Still Life With Animated Dogs is a masterpiece in every since of the word. The undertones of the narration bleed into the animation so cohesively.. as to create a bond not only construed to the viewer.. but formed with the viewer. For this reason I found this program especially touching.. having owned and lost dogs in my life. I will definitely be keeping my eye out for Paul and his work in the future. Best of luck!
roger marz rmarz@aol
I draw and paint and own a gordon setter(or vice versa). Still Life with animated dogs is wonderful? I saw it at 4 a.m. and laughed and cried. Do more!
I think it is safe to assume that not many other 18 year olds were sitting at home watching PBS around 11:30 pm on the Saturday night I was. I saw your animated film, 'Still Life With Animated Dogs' and I was deeply touched both as an artist and as a person. As a young person studying art (much to my parent's dismay), I admit I have some apprehension about embarking on such a difficult path. Your story is truly a heartwarming one and you illustrated it so well. Your sketchy linework and beautiful watercolors created a genuine atmospheric quality which I agree is definately lacking in most animated films. I particuarly liked the remark 'When it comes to authority, get sneaky and do everything under the table', I can definately relate. Thank you for making your film, it was a treat.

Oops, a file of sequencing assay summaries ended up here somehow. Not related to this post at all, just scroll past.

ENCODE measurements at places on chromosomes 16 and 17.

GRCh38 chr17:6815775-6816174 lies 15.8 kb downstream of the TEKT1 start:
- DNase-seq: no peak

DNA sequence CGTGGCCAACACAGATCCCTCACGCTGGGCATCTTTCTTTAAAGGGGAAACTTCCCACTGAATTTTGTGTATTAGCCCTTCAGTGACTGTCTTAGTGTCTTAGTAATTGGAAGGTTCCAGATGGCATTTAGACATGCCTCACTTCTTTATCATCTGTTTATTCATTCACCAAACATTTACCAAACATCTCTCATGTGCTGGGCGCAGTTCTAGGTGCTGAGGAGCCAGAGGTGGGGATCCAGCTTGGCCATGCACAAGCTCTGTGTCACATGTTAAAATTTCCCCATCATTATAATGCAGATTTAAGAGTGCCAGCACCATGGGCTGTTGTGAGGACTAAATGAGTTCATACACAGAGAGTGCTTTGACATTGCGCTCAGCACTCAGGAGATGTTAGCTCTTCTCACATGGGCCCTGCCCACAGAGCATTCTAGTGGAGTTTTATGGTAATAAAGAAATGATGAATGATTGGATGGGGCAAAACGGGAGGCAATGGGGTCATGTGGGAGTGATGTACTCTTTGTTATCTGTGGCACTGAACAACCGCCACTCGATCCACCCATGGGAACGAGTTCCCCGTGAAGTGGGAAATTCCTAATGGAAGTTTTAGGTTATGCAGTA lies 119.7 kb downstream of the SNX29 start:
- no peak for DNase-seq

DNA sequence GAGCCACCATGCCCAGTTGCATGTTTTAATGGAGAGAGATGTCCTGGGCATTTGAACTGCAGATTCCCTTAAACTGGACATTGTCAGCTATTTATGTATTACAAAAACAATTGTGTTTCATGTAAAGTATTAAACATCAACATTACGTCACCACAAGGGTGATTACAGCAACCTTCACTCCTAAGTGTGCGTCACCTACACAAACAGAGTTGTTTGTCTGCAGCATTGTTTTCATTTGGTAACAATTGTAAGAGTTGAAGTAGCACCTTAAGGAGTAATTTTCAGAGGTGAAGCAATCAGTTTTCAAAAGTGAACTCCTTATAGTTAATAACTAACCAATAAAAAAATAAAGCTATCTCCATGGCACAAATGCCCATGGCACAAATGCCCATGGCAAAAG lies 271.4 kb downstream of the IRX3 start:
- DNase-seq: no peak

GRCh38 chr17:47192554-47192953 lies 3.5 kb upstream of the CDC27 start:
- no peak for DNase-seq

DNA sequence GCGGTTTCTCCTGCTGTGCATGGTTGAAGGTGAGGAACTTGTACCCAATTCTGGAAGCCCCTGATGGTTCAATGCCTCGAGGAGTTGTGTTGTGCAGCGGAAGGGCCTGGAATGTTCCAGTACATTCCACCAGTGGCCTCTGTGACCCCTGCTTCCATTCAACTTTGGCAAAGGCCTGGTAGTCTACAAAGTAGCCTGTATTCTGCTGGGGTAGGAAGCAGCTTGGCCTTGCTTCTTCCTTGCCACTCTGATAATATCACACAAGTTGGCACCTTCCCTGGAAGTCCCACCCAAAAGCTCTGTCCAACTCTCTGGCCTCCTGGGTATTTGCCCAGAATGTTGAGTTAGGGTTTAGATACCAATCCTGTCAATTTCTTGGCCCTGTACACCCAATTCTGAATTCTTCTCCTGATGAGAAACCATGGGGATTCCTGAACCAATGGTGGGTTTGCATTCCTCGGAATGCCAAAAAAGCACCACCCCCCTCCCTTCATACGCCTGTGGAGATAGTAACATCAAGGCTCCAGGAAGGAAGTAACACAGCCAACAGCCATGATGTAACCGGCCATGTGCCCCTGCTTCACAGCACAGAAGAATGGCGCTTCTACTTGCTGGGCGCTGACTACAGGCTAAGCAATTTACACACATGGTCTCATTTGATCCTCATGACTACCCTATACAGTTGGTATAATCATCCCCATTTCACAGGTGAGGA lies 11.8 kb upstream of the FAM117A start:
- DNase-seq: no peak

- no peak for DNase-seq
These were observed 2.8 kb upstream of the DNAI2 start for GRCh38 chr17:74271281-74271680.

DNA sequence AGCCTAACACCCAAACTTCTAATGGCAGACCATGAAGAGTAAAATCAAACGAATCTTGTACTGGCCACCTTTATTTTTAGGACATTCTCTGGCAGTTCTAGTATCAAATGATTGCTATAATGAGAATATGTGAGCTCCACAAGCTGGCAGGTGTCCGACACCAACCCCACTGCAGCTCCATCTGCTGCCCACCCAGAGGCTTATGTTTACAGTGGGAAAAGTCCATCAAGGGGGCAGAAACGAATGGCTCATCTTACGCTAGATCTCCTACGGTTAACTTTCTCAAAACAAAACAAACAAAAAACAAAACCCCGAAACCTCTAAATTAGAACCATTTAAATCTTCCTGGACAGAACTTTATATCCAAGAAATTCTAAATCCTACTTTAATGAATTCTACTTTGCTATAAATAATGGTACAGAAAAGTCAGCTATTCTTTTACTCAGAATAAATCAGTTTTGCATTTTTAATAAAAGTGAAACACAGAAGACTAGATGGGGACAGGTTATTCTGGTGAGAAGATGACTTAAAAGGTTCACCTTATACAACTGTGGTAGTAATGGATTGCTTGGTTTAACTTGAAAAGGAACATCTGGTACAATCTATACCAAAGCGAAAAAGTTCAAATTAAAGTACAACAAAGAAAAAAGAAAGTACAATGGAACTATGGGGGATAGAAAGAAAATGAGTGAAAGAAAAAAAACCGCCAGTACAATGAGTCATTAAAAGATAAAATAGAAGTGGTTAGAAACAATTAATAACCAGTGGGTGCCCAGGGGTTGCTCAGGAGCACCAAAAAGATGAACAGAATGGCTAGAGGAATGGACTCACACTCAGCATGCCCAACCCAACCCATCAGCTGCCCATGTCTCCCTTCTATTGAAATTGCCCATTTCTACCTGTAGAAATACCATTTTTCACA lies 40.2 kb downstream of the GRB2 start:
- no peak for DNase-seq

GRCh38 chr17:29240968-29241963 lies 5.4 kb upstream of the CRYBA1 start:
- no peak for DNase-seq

I am writing to say, that Paul doesn't need to defend his action's in regard to having put Ike to sleep... Ike gave Paul a special gift, companionship, love, loyalty, and in the end, gave his own life to save his friend's life... You should find comfort in that Ike didn't know, he would be put down, and that he felt no pain, but quietly went to sleep, knowing he was loved... Every day many dog's are put down for no reason, just that they are not wanted by anyone... How cruel is that, and an example of our human failings to prevent such tragic, needless execution's of loyal, loving, companions... Ike lived a life of freedom, and love... He should be considered a hero, for having sacrificed his life, to save his friend's life.